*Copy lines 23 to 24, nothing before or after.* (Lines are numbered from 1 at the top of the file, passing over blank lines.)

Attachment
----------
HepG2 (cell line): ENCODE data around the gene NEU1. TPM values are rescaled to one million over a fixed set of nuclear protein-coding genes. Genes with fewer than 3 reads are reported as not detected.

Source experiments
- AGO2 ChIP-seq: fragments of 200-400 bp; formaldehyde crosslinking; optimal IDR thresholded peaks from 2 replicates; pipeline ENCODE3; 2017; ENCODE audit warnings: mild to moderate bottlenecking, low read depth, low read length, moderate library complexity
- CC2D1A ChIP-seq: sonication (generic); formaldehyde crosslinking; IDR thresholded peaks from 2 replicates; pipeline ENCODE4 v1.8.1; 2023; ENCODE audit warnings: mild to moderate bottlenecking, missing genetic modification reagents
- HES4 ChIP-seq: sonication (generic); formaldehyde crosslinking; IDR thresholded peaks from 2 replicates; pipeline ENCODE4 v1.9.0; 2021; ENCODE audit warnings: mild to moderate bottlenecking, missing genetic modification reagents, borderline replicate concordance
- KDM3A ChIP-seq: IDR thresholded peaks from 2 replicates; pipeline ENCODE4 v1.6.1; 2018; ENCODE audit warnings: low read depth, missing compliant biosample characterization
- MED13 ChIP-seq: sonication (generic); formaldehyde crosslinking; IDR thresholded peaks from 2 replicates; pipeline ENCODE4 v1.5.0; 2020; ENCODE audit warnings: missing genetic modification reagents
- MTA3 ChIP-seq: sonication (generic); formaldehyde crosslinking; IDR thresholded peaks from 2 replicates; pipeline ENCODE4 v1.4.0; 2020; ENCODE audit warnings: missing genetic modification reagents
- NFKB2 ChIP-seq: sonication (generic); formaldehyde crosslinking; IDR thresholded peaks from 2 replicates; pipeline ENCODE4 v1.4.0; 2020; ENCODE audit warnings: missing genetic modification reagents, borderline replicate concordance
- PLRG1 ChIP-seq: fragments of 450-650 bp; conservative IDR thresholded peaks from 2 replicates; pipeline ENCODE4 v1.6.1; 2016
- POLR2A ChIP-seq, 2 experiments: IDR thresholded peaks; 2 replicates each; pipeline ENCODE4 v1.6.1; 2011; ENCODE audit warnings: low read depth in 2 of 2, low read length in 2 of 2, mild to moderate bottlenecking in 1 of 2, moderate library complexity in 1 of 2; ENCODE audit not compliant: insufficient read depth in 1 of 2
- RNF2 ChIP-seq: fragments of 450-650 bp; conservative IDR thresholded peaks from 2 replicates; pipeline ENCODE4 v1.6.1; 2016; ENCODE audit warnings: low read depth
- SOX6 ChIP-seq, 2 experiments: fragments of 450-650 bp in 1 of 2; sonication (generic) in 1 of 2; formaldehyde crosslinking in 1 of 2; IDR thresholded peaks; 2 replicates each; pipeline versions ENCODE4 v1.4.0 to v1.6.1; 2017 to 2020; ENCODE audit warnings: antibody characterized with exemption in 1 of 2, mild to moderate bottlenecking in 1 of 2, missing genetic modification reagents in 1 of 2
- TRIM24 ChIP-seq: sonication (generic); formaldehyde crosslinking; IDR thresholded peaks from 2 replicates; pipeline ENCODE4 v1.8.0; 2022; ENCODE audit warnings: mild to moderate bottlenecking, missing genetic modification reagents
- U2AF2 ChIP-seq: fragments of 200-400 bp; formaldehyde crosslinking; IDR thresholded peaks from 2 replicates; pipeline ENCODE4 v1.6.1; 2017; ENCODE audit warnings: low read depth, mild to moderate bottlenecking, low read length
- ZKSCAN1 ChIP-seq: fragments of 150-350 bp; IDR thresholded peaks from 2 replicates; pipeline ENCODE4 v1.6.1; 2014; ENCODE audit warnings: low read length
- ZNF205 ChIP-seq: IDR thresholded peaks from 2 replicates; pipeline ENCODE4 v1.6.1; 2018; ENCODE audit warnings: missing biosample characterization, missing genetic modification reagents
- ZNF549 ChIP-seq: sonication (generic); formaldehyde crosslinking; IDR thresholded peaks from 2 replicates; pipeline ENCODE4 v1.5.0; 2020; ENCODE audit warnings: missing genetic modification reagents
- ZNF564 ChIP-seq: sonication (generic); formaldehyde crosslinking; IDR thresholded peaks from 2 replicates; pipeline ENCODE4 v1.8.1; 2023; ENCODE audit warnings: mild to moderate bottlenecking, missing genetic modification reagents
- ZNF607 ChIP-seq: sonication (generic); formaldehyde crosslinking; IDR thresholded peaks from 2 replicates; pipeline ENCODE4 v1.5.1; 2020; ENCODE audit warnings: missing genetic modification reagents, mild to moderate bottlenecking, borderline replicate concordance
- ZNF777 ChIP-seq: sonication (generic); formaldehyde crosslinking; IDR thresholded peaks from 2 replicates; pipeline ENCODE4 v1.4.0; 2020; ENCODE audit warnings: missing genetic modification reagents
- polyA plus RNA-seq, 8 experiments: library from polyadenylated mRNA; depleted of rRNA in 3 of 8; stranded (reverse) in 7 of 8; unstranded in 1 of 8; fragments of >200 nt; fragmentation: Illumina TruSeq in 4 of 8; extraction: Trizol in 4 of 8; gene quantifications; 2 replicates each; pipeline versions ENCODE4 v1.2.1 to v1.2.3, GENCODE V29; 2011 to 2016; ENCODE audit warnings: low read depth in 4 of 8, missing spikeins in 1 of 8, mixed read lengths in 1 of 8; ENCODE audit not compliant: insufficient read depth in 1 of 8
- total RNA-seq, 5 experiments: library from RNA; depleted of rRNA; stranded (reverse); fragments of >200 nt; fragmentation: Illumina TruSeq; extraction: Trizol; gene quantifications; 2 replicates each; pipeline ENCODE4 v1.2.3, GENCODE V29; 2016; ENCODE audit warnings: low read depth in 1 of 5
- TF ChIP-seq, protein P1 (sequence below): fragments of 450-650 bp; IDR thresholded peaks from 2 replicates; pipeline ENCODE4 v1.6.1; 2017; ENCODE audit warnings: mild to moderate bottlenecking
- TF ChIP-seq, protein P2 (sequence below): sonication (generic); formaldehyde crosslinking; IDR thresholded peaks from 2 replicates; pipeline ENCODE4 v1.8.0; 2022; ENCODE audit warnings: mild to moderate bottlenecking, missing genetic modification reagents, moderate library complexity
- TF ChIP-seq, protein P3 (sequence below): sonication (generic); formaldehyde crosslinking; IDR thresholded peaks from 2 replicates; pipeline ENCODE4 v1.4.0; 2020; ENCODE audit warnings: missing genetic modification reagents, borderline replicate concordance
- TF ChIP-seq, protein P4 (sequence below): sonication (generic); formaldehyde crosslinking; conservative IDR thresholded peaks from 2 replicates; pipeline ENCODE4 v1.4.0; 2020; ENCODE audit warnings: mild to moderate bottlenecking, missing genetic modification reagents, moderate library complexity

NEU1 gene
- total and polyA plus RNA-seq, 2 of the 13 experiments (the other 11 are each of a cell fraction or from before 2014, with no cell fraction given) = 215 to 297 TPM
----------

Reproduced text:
- total RNA-seq, 5 experiments: library from RNA; depleted of rRNA; stranded (reverse); fragments of >200 nt; fragmentation: Illumina TruSeq; extraction: Trizol; gene quantifications; 2 replicates each; pipeline ENCODE4 v1.2.3, GENCODE V29; 2016; ENCODE audit warnings: low read depth in 1 of 5
- TF ChIP-seq, protein P1 (sequence below): fragments of 450-650 bp; IDR thresholded peaks from 2 replicates; pipeline ENCODE4 v1.6.1; 2017; ENCODE audit warnings: mild to moderate bottlenecking